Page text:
The Gospels according to Matthew and Luke mention the parable of the leaven (Mt:16:6 and Lk 13:20) with a positive image . Elsewhere, Jesus uses the euphemism of leaven to expose the hypocrisy of the Pharisees ( Lk 12:1, Mt 16:6 , Mk 8:15).

Mt 13:2 (".. and great crowds gathered about him...") suggests that Jesus told the parable of leaven during the days of Passover Feast.

In those days, a housewife would set apart a small portion of the leavened dough at the end of the day for leavening dough on the coming day. In a sense, the leaven would get older and older as days went by. Now, Israelites had a tradition of cleansing the home, of all leaven during Passover, through various means including sale of the leaven to non-Jews. Food made of leavened dough was in fact taboo during the days of Feast of Passover.

My question is:
Why did Jesus choose to tell the parable of leaven to explain the Kingdom of Heaven, given the negative connotations associated with leaven in the Jewish tradition?
Was it intended to taunt the scrupulosity of the Pharisees?
What do the interpretations of Catholic Church say on the subject ?

1 Answer 1


There are a couple of reasons Christ used leaven in a positive sense regarding the Kingdom of Heaven.

The Catechism of the Catholic Church (CCC) teaches

CCC-2832 As leaven in the dough [bread in the Lord's Prayer], the newness of the kingdom should make the earth "rise" by the Spirit of Christ.

CCC-2660 Prayer in the events of each day and each moment is one of the secrets of the kingdom revealed to "little children," to the servants of Christ, to the poor of the Beatitudes. It is right and good to pray so that the coming of the kingdom of justice and peace may influence the march of history, but it is just as important to bring the help of prayer into humble, everyday situations; all forms of prayer can be the leaven to which the Lord compares the kingdom.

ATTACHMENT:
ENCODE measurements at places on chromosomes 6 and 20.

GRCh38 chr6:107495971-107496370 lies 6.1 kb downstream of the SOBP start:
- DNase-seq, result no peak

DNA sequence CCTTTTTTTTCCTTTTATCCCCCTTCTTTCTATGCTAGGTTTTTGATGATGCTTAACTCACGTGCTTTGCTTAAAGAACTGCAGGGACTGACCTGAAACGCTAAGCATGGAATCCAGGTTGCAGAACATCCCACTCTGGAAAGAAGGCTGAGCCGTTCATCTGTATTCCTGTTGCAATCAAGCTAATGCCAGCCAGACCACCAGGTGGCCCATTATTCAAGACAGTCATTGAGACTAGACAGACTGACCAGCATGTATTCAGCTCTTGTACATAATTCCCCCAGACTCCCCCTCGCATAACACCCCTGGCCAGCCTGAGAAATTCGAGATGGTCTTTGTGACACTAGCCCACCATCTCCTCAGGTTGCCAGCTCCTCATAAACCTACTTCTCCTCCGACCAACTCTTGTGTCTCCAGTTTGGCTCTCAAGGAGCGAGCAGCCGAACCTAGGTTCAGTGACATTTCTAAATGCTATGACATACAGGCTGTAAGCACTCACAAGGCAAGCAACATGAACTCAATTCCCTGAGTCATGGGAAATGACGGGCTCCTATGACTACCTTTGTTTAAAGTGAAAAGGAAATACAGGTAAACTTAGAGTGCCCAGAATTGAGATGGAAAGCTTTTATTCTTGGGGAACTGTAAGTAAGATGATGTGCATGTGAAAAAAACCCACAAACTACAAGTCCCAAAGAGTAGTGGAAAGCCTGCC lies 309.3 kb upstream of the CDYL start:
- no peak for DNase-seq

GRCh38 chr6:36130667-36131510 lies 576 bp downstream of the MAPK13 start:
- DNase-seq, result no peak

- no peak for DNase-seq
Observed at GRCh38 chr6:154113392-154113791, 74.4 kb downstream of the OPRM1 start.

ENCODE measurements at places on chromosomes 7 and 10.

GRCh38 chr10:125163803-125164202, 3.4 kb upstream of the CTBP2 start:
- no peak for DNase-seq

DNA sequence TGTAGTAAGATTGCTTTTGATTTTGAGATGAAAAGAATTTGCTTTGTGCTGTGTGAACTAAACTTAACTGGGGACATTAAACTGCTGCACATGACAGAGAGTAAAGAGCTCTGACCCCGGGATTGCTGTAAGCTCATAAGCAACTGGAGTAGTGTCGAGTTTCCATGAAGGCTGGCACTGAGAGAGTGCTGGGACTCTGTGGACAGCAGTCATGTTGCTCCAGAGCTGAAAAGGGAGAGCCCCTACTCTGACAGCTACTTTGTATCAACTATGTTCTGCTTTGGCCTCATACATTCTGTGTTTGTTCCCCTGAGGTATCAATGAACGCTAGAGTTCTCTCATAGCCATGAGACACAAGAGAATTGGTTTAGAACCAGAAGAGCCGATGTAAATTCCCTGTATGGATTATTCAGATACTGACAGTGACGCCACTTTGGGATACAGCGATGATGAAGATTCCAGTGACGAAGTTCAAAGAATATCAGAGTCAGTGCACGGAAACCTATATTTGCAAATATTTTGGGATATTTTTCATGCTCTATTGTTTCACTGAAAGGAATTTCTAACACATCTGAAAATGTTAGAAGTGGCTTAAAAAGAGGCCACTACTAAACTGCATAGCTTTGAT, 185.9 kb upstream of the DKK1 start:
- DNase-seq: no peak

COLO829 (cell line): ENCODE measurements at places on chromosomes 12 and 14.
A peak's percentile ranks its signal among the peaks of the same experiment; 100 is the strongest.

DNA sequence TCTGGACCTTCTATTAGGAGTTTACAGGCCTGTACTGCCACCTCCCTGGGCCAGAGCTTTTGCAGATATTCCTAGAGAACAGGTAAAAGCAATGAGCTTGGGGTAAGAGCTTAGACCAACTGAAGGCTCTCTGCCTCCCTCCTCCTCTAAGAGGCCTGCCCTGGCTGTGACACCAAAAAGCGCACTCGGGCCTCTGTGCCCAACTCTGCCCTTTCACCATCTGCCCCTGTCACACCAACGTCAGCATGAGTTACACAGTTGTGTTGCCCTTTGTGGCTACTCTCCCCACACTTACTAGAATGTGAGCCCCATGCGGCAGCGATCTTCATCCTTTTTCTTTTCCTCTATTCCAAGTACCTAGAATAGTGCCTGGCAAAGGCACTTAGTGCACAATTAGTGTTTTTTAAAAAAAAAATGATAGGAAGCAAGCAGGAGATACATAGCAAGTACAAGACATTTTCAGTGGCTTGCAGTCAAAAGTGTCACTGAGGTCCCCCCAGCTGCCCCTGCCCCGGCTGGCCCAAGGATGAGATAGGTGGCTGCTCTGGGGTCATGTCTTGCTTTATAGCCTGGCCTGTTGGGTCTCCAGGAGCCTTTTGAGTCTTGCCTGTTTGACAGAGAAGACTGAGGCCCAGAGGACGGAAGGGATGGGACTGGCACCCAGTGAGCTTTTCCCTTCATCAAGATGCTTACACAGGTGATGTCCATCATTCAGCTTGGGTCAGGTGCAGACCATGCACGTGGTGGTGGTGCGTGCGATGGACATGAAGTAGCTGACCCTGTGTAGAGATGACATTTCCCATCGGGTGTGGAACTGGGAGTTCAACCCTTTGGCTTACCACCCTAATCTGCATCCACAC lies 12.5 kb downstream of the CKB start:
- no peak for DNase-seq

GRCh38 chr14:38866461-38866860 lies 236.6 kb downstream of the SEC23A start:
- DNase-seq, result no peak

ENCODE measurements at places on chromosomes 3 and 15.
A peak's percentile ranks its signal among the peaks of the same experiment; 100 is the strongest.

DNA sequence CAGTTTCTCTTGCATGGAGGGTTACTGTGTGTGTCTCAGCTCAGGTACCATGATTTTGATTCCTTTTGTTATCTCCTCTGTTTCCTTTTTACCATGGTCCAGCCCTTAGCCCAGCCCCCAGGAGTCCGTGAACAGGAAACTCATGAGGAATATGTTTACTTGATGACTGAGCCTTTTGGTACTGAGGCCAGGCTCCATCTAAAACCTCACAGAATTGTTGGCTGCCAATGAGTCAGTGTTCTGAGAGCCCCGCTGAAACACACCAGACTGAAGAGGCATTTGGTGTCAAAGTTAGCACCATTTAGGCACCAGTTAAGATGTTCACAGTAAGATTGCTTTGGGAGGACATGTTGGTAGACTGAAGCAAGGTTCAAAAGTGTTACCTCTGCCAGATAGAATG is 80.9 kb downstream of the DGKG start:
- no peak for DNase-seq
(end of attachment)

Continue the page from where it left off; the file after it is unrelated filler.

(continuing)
The idea behind associating leaven and Spirit and Kingdom was the pouring out of the Spirit at Pentecost. Pentecost, unlike Passover where no leaven was present, called specifically for leavened bread.

Ex. 12:8 [at Passover] And they shall eat the flesh in that night, roast with fire, and unleavened bread; and with bitter herbs they shall eat it.

Lev. 23 17 [on Pentecost] Ye shall bring out of your habitations two wave loaves of two tenth deals: they shall be of fine flour; they shall be baken with leaven; they are the firstfruits unto the LORD.

With leaven, with the Spirit, the Gospel of the Kingdom would spread from Jerusalem, to Judea, to the ends of the earth.

Mark 16:15 And he said unto them, Go ye into all the world, and preach the gospel to every creature.

Acts 1:8 But ye shall receive power, after that the Holy Ghost is come upon you: and ye shall be witnesses unto me both in Jerusalem, and in all Judaea, and in Samaria, and unto the uttermost part of the earth.

So, depending on the context and application, leaven may be see both negatively and positively.

  • This may be a reach, but it seems that there's a link to this and tying in the Lord's prayer "on earth as it is in heaven" in Matthew 6. If there is one, that might be worth adding to this answer. Commented Feb 7, 2018 at 18:53
  • Can you please explain ? Commented Feb 8, 2018 at 4:10

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